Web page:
Thomas Clement (Tommy) Douglas of Weyburn was one of the primary movers and shakers behind socialized medicine, and he introduced many other social programs emulated in other provinces. In 2004 he was voted the “Greatest Canadian.”

illustration of John Diefenbaker
Illustration by Ruth Millar

John George Diefenbaker of Prince Albert and Saskatoon, Progressive Conservative Prime Minister of Canada, U of S alumnus and later chancellor of the university, was the only prime minister of Canada who was really from this province.

James G. Gardiner was not only our premier in the 1920s and 1930s, but served as federal minister of agriculture 1935-7 and minister of national war services 1940-41. The Gardiner Dam was named after him.

Ralph Goodale was long a prominent spokesperson for Saskatchewan. In Ottawa he served as Minister of Public Safety, Minister of Finance, and he led the Saskatchewan Liberal Party 1981 to 1988. His defeat in the 2019 electoral sweep of Saskatchewan and Alberta was mourned by many across the political spectrum.

Ray Hantyshyn
Ray Hnatyshyn. Photo from University of Saskatchewan Archives & Special Collections

Ramon Hnatyshyn of Saskatoon was Canada’s first Ukrainian governor general, serving 1989 to 1995. A lawyer, he was elected to Parliament in 1974, became a cabinet minister and also served as Chancellor of Carleton University.

Otto Lang, Rhodes scholar and former dean of law at the U of S, became a prominent cabinet minister in Pierre Trudeau’s Liberal government, holding a raft of key positions including Minister of Justice and Attorney General of Canada.

Charles Mayer, U of S alumnus, served as a Member of Parliament for fifteen years and for nine years served as a cabinet minister in various ministries.  He is best known for his service to the agricultural industry.

James A. Moore, a U of S grad (masters in political studies), was Minister of Industry in the Harper government, representing a B.C. riding.

Andrew Scheer, currently leader of the Conservative Party and the Official Opposition in Ottawa, was the youngest Speaker to be appointed in Parliament. Born in Ottawa, he finished his BA at the University of Regina, and was first elected MP for that riding in 2004.

Women leaders too

Some female politicians on the national scene

Although nowadays many women grace the House of Commons and the Senate, the path to national status was blazed by women such as these:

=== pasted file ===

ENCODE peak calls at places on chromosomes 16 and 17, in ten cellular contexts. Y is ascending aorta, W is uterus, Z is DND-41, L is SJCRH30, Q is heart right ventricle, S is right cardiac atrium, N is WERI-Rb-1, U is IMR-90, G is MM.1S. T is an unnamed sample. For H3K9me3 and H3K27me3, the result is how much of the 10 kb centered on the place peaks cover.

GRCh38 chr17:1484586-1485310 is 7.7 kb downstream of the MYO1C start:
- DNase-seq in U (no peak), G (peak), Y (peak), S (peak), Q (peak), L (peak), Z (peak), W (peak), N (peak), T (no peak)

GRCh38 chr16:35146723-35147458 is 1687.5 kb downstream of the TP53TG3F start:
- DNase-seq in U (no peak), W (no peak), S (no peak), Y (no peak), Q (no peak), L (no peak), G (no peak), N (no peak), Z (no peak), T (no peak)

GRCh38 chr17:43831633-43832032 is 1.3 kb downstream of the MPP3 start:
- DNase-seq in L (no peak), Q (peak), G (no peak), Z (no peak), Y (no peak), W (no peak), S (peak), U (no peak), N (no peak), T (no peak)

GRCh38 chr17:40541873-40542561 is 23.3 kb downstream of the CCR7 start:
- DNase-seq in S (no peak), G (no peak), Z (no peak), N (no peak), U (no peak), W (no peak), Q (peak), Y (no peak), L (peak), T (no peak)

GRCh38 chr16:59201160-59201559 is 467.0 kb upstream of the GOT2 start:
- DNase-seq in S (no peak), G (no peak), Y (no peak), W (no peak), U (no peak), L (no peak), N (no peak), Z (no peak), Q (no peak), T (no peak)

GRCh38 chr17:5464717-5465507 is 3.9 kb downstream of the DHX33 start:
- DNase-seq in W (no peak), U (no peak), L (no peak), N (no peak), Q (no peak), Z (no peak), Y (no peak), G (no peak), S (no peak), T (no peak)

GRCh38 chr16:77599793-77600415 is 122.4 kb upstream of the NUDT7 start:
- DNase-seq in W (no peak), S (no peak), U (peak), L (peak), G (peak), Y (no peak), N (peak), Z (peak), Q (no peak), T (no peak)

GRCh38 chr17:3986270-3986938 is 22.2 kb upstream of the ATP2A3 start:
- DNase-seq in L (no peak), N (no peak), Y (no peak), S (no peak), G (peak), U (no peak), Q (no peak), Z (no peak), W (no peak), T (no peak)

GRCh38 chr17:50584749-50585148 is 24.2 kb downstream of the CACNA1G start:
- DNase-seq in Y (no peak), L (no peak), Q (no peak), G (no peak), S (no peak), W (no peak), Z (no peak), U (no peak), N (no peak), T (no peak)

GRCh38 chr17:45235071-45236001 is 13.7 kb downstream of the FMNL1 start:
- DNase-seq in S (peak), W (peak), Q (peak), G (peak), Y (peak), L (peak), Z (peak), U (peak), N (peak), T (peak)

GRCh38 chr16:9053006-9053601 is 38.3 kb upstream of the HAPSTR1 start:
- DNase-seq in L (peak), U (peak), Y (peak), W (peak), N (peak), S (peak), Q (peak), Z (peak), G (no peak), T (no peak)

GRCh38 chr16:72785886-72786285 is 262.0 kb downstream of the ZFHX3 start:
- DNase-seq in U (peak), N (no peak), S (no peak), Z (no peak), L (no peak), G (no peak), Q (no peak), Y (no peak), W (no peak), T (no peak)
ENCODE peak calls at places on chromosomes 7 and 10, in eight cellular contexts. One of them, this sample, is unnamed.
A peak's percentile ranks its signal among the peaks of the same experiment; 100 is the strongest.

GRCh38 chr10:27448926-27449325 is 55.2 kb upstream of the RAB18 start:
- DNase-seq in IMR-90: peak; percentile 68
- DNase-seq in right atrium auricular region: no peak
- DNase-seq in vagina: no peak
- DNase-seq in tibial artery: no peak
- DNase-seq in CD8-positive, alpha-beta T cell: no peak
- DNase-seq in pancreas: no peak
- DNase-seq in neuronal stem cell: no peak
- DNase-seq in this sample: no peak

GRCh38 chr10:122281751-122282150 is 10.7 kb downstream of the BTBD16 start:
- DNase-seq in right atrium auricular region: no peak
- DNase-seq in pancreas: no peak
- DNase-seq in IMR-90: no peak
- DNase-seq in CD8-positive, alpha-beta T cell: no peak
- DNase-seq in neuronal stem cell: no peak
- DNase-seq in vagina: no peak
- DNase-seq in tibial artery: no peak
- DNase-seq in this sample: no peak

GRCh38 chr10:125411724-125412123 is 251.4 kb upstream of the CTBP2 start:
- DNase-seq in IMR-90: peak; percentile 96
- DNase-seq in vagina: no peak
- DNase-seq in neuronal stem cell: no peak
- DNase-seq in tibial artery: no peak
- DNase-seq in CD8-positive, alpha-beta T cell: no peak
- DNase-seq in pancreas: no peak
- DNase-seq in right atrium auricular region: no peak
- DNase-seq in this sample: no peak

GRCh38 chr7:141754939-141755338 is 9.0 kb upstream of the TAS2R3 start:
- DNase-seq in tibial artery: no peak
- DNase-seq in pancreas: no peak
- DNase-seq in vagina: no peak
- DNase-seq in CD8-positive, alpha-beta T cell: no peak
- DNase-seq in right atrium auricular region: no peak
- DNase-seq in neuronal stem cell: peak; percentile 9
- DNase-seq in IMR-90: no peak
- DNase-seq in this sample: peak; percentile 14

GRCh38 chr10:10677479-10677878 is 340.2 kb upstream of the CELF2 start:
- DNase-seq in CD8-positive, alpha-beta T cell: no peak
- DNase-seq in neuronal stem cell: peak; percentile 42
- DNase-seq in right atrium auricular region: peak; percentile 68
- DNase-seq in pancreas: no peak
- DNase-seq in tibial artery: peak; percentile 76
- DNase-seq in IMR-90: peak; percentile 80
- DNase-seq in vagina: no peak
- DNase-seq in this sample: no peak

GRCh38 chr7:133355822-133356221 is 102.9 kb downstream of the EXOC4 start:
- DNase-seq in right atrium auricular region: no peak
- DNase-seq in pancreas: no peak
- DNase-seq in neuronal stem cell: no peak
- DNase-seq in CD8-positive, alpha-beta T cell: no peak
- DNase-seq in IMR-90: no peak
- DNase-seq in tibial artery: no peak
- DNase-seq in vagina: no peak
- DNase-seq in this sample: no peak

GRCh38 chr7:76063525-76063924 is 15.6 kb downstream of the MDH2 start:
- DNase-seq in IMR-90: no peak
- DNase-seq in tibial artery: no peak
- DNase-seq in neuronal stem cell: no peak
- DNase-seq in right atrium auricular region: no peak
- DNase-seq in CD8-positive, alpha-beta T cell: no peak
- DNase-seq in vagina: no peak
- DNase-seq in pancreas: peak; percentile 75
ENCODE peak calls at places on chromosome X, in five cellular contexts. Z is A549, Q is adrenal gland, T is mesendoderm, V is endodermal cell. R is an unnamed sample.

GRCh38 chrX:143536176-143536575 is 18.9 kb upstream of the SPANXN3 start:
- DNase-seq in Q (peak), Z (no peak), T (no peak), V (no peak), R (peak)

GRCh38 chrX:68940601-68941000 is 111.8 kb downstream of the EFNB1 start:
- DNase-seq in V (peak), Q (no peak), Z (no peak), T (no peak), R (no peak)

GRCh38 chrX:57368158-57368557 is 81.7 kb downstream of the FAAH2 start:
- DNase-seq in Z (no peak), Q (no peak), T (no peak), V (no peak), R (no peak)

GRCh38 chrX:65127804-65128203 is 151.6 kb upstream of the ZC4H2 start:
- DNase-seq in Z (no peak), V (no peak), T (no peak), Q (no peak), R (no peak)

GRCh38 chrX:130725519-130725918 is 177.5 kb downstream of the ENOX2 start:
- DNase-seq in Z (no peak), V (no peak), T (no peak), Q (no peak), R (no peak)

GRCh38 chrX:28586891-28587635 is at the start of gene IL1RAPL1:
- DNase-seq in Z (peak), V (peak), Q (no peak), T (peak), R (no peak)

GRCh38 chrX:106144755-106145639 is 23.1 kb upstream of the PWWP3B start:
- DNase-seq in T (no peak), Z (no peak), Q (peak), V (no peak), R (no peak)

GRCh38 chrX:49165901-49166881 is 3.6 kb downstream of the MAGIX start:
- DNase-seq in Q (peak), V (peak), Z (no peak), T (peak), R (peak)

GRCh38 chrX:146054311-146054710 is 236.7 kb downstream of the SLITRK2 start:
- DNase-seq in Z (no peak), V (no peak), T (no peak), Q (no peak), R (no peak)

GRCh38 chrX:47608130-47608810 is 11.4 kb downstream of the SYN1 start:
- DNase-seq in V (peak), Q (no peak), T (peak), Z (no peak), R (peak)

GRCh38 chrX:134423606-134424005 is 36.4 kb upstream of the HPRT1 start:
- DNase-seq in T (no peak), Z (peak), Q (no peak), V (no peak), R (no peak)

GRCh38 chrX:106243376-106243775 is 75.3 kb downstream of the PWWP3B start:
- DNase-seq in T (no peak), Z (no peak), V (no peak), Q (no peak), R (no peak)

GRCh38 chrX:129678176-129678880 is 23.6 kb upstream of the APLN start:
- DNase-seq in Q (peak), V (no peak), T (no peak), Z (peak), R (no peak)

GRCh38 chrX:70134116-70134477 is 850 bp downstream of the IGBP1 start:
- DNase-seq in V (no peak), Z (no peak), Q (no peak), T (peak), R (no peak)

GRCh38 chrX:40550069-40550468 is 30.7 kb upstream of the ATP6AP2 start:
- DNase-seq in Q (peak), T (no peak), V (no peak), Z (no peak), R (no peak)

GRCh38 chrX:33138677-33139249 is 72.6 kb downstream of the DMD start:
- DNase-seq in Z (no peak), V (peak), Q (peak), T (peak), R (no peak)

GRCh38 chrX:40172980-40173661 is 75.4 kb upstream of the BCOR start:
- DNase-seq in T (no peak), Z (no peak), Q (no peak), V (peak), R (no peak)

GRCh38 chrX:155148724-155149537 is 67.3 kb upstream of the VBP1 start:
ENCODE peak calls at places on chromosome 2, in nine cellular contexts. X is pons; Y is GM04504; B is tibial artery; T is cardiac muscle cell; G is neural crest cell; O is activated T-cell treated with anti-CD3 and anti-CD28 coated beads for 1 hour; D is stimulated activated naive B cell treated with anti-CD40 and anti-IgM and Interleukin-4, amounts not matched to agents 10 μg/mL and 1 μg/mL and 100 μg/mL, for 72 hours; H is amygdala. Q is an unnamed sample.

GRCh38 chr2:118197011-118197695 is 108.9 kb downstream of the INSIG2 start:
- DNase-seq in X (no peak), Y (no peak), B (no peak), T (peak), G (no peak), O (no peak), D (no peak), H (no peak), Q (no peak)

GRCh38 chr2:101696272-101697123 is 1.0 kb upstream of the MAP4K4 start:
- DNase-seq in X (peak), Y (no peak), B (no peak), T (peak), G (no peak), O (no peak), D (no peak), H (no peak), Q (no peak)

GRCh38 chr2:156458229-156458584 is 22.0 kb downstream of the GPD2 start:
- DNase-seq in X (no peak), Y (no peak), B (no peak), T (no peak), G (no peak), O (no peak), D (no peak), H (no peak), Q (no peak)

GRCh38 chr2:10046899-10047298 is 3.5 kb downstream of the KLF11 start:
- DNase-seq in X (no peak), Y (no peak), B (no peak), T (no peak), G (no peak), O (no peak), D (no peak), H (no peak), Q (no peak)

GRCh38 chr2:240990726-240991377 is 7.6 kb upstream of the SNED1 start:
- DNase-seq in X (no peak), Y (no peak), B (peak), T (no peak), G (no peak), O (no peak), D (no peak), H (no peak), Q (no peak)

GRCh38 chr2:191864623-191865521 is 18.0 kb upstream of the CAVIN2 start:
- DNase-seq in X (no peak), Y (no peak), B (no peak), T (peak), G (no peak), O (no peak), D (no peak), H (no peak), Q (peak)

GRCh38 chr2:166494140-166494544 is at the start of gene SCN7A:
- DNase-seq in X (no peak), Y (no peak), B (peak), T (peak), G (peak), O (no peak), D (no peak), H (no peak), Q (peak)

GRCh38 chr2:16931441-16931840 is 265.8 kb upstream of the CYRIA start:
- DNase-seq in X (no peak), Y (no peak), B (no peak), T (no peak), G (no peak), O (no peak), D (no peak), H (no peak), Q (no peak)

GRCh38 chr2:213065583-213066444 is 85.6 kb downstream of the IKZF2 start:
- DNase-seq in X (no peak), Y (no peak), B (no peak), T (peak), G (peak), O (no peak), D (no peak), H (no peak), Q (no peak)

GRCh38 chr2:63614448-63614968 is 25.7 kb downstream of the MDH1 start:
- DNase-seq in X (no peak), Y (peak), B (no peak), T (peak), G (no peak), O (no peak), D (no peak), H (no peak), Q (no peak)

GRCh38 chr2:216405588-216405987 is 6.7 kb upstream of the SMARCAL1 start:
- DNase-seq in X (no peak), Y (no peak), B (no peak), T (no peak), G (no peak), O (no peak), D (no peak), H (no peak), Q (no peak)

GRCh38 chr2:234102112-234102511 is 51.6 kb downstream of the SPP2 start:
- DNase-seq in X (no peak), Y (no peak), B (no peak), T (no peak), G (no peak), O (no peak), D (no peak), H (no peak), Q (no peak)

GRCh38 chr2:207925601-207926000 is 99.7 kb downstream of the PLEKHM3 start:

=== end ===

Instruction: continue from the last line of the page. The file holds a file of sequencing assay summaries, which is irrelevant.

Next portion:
Raynell Andreychuk, born in Saskatoon and U of S grad, has been a lawyer and a judge, and in 1993 became the first Saskatchewan woman to be appointed a senator. She also served as high commissioner to Kenya and Uganda, and ambassador to Somalia and Portugal.

Carol Skelton of Biggar joined the federal cabinet on February 6, 2006, thus becoming the first female federal cabinet minister from Saskatchewan.

Lillian Dyck, born in North Battleford, was the first female senator of First Nations descent and first Canadian-born Chinese senator. Holding a PhD in biological psychiatry, she is on the U of S faculty, and is a renowned advocate for equal rights for women

Marion Adams Macpherson, born in Moose Jaw and a U of S alumna, served four decades in the Canadian foreign service, first in Washington D.C., then Ghana, New York City, and Sri Lanka. She was Canadian ambassador to Denmark and High Commissioner to Zambia.

Pana Merchant of Prince Albert, U of S and U of R grad, was a teacher and businesswoman. who became a senator in 2002 and retired in 2017. 

The first female MP from Saskatchewan was Dorise Nielsen of the Unity Party (communist) and labour-progressive, who represented North Battleford from 1940 to 1945.

Jeanne Sauvé was one of Saskatchewan’s most illustrious citizens. She was born in Prud’homme, educated in Ottawa and Paris, worked as a journalist for the CBC, and was elected to the House of Commons in 1972. She served as a cabinet minister, Speaker of the House and finally as Canada’s first female Governor General, 1980 to 1984.

Another early female MP was Gladys Strum, a farm woman from Windthorst. A U of S grad, she represented Qu’Appelle from 1945–1949, and was the first female president of the CCF — and the first woman to head a Canadian political party. 

Pamela Wallin (OC, SOM) of Wadena has been a social worker, diplomat, entrepreneur, author, print and radio journalist, TV anchor, and a senator. She was instrumental in setting up the U of S Women’s Centre.

[Canadian Encyclopedia;, Who’s Who in Canada, personal websites]

Ladies first

Female trailblazers in provincial politics

There have been at least twenty-three female cabinet ministers in Saskatchewan, but we have never had a female premier. Still, an Alberta premier studied here.

First Ukrainian woman elected to a provincial legislature was Mary Batten, née Fodchuk, educated at Calder, Ituna, Regina and at the U of S. She was a lawyer and judge, and articled with John Diefenbaker

Joan Duncan and Patricia Anne Smith became the first female cabinet members in Saskatchewan, in 1982.